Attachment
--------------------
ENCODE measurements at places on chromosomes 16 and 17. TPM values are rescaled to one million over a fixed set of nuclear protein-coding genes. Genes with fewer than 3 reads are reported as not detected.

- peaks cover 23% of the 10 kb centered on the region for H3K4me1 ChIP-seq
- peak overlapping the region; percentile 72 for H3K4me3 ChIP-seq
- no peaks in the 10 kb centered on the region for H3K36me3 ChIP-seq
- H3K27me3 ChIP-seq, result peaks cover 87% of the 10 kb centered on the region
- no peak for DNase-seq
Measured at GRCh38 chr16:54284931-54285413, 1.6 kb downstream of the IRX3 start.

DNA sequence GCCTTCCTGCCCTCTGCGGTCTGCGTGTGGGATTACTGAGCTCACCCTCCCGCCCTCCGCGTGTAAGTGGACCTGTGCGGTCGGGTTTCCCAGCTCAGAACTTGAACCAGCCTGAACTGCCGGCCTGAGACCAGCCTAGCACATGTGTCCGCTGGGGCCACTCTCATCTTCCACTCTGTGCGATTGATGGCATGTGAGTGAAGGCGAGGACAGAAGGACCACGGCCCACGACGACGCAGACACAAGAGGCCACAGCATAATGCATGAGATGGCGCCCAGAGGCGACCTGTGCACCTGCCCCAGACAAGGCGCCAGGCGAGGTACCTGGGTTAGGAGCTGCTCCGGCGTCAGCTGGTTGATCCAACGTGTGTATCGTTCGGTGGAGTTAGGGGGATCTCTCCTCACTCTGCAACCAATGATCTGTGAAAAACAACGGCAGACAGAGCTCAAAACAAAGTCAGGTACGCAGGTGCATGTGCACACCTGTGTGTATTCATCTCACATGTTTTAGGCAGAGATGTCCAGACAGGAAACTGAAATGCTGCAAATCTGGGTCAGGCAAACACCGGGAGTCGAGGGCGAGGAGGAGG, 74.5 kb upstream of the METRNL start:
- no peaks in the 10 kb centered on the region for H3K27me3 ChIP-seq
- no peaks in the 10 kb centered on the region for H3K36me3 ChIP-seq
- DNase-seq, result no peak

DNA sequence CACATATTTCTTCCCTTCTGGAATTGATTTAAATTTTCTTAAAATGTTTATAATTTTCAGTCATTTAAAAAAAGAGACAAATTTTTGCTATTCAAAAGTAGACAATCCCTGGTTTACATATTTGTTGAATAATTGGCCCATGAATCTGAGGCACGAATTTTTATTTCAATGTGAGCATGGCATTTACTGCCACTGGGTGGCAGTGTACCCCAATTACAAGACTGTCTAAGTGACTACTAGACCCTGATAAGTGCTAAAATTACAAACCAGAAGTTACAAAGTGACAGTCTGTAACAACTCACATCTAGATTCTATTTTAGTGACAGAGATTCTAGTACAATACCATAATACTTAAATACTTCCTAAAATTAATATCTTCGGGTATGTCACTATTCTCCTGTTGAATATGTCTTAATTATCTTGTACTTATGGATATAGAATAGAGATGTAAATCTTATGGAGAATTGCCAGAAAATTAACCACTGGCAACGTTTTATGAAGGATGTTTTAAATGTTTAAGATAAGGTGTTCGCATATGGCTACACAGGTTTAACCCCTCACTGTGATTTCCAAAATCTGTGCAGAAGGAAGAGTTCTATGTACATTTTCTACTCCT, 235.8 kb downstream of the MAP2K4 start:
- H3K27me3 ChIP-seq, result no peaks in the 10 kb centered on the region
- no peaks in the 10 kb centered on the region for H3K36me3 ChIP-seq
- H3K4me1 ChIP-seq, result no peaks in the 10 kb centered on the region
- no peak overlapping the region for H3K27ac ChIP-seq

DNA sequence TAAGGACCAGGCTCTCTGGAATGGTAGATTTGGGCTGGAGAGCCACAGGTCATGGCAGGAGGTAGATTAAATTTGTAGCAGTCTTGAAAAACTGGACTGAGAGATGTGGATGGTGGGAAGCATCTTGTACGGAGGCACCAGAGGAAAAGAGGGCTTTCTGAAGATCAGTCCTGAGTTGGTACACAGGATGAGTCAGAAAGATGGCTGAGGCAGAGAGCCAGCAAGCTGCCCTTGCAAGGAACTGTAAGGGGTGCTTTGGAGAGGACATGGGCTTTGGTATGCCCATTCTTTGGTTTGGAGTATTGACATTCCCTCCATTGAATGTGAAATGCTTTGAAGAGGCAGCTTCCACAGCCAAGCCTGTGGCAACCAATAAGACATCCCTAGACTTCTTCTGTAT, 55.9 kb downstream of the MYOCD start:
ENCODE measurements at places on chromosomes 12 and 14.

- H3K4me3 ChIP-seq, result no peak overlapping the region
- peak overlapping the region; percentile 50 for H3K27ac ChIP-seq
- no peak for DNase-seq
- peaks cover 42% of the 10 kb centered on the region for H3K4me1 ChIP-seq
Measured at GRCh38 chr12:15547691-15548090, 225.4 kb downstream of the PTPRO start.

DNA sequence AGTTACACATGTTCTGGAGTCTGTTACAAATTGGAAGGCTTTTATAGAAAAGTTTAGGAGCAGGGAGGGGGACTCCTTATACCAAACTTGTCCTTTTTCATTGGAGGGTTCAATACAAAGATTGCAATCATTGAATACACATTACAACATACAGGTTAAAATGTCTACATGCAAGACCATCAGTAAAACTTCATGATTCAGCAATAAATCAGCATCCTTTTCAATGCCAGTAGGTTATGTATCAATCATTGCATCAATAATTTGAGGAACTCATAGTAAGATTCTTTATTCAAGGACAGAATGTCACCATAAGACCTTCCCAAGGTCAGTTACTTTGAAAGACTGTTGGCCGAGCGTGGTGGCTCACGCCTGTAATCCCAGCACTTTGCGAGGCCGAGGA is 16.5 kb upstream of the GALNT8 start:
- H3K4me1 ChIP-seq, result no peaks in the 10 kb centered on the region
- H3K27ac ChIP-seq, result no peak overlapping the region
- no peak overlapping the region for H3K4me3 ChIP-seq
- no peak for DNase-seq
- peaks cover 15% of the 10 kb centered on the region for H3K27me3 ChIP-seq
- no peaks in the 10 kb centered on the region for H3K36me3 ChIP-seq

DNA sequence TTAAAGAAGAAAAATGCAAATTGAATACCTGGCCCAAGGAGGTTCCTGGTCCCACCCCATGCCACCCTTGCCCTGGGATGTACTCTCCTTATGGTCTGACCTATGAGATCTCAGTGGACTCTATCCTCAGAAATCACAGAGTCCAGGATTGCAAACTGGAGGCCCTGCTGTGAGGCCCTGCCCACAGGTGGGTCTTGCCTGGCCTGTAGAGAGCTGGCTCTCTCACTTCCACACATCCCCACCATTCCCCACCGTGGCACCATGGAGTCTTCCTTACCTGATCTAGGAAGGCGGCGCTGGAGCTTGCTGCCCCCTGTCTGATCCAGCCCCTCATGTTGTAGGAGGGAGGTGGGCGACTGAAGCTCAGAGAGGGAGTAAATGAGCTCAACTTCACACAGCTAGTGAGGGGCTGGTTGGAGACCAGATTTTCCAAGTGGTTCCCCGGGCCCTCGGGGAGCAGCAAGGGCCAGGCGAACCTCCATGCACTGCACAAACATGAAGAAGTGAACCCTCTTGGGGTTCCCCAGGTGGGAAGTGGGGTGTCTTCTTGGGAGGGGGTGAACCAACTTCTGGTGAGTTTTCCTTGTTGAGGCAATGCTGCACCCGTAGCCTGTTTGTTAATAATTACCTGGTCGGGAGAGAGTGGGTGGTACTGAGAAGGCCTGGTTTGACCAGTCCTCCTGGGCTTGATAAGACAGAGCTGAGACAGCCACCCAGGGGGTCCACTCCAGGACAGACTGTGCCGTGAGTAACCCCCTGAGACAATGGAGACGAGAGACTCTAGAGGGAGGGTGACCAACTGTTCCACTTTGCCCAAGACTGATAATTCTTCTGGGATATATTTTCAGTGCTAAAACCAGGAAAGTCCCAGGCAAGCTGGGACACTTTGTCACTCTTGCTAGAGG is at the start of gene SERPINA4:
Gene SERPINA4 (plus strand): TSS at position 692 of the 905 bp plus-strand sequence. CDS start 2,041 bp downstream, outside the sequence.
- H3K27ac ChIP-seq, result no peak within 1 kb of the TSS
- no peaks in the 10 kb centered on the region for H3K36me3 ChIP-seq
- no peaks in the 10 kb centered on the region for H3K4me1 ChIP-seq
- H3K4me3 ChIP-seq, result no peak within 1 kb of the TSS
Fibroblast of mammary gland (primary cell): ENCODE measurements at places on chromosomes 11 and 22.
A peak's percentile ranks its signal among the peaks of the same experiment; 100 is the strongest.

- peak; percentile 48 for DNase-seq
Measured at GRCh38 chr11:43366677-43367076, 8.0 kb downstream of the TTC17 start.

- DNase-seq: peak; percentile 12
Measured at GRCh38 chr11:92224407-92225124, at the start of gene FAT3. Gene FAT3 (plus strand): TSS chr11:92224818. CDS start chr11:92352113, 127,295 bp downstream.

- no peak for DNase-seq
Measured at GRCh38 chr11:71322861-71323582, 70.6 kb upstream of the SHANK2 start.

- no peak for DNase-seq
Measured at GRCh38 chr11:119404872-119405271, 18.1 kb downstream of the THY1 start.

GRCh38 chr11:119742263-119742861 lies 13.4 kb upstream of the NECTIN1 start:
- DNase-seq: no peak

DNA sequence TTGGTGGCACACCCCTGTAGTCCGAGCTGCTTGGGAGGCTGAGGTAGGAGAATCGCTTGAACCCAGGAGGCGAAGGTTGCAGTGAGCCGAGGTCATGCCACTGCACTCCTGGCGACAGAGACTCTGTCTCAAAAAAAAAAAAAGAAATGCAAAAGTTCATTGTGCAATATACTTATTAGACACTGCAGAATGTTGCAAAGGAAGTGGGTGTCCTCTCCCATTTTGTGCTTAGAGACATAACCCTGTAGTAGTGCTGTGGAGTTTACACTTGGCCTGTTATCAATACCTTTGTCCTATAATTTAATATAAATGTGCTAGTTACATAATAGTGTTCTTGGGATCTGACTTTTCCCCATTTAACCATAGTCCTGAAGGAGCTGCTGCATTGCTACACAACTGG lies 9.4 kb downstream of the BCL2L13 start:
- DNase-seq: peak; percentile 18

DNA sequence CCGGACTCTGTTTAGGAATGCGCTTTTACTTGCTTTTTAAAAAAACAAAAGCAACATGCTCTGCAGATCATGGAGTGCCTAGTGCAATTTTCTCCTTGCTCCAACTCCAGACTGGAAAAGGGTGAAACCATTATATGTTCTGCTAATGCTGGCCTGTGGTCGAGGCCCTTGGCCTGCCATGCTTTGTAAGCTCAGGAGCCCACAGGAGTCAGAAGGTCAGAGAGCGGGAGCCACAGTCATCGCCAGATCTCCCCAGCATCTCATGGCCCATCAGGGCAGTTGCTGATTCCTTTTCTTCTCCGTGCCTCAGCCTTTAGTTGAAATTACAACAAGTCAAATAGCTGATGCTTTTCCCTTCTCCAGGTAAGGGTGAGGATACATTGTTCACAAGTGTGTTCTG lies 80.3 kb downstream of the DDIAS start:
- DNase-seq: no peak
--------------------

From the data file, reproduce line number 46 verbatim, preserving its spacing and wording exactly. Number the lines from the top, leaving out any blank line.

Measured at GRCh38 chr11:119404872-119405271, 18.1 kb downstream of the THY1 start.